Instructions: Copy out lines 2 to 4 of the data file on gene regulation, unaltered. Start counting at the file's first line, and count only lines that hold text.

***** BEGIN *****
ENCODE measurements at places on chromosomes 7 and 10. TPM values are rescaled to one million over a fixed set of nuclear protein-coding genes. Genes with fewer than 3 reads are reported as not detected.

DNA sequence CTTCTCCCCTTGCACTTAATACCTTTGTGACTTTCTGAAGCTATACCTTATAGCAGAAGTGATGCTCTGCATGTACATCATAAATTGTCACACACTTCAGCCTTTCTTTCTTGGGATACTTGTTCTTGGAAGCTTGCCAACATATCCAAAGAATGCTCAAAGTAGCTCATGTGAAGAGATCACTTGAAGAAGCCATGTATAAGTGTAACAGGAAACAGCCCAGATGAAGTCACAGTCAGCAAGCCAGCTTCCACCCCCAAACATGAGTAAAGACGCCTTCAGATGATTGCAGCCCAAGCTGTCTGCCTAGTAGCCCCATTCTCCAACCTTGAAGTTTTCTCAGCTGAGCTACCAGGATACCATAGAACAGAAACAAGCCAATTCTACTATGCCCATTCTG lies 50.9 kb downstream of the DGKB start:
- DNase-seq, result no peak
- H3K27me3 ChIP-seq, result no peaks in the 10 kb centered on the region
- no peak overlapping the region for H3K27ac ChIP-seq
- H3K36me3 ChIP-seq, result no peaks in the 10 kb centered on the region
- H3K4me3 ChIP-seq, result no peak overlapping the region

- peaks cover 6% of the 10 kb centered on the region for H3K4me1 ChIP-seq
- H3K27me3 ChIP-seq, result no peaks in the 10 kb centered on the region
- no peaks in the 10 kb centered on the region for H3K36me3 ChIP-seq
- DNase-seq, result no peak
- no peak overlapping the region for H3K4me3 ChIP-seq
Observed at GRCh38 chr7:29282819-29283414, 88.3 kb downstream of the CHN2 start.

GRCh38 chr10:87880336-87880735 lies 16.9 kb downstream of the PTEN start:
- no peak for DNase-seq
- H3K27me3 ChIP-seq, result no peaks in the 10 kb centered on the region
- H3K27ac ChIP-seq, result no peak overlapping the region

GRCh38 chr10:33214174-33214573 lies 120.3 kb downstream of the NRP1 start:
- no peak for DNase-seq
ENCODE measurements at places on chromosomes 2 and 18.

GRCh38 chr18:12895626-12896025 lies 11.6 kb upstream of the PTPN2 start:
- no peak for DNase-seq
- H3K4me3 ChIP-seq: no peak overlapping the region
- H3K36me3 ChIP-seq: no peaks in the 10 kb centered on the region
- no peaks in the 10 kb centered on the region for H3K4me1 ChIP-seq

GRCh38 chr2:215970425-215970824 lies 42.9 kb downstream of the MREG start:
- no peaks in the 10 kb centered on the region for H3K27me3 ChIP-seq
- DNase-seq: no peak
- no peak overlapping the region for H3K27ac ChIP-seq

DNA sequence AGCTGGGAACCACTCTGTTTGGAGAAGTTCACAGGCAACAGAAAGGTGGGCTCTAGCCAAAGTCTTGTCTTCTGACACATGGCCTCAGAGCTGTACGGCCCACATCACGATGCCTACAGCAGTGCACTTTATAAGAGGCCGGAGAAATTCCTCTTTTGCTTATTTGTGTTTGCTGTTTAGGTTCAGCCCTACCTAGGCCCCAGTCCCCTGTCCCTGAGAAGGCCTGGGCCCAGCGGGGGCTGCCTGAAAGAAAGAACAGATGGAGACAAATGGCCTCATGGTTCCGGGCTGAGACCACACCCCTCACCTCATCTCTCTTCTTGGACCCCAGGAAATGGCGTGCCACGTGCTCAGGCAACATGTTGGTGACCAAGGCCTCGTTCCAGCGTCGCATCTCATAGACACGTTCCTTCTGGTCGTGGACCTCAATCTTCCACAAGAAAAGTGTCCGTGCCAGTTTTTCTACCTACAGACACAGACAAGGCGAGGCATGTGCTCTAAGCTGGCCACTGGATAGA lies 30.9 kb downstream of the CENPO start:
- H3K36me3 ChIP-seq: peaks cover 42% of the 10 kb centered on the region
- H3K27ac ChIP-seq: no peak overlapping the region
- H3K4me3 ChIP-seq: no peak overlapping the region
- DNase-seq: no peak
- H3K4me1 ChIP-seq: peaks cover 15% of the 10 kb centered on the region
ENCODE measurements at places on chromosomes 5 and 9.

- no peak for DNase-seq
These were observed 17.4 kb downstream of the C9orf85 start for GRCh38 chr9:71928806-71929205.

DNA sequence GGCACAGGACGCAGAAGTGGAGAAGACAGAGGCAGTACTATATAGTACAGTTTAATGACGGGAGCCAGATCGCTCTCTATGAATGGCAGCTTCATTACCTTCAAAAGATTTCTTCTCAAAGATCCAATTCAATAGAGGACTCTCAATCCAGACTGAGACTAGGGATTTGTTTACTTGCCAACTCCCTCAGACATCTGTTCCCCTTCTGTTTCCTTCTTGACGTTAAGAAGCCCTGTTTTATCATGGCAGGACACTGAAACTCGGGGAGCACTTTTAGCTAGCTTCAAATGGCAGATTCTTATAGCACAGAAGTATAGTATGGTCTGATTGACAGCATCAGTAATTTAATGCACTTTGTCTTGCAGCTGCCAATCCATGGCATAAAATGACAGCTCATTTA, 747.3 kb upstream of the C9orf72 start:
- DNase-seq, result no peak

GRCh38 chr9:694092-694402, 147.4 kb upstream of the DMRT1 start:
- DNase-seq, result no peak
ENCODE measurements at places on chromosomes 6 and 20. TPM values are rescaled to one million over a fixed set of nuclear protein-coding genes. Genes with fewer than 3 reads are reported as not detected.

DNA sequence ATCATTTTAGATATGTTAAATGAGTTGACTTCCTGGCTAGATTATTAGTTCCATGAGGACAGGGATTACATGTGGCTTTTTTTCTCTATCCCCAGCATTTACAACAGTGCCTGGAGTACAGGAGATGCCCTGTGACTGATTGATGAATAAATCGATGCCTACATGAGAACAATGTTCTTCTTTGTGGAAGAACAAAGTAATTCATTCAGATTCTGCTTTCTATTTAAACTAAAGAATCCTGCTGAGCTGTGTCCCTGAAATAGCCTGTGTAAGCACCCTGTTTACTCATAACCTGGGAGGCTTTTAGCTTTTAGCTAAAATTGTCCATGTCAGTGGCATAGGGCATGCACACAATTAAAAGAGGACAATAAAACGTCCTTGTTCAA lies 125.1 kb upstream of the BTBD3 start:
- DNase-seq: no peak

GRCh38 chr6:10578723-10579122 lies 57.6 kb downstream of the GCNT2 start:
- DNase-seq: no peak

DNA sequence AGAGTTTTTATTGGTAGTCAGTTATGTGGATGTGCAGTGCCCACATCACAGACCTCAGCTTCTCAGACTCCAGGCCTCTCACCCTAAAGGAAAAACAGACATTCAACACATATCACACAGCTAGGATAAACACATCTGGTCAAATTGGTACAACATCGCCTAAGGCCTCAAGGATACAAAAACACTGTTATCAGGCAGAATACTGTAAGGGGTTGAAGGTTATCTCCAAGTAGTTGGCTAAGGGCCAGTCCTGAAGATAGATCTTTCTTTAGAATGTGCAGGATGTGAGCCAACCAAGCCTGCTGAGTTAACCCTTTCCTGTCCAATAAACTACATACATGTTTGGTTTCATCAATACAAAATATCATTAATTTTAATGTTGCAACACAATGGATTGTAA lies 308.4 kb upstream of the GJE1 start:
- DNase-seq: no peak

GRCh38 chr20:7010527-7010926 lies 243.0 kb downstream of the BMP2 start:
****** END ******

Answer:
DNA sequence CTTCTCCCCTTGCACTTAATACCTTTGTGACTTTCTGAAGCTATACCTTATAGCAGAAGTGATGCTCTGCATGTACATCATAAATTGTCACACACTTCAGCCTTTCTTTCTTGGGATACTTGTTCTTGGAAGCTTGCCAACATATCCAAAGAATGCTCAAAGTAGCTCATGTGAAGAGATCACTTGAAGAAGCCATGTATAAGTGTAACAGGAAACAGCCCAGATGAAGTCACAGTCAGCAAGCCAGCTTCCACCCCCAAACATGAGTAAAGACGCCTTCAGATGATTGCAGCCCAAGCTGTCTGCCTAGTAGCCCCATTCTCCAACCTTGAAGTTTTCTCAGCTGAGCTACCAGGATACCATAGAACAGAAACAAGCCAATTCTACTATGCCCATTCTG lies 50.9 kb downstream of the DGKB start:
- DNase-seq, result no peak
- H3K27me3 ChIP-seq, result no peaks in the 10 kb centered on the region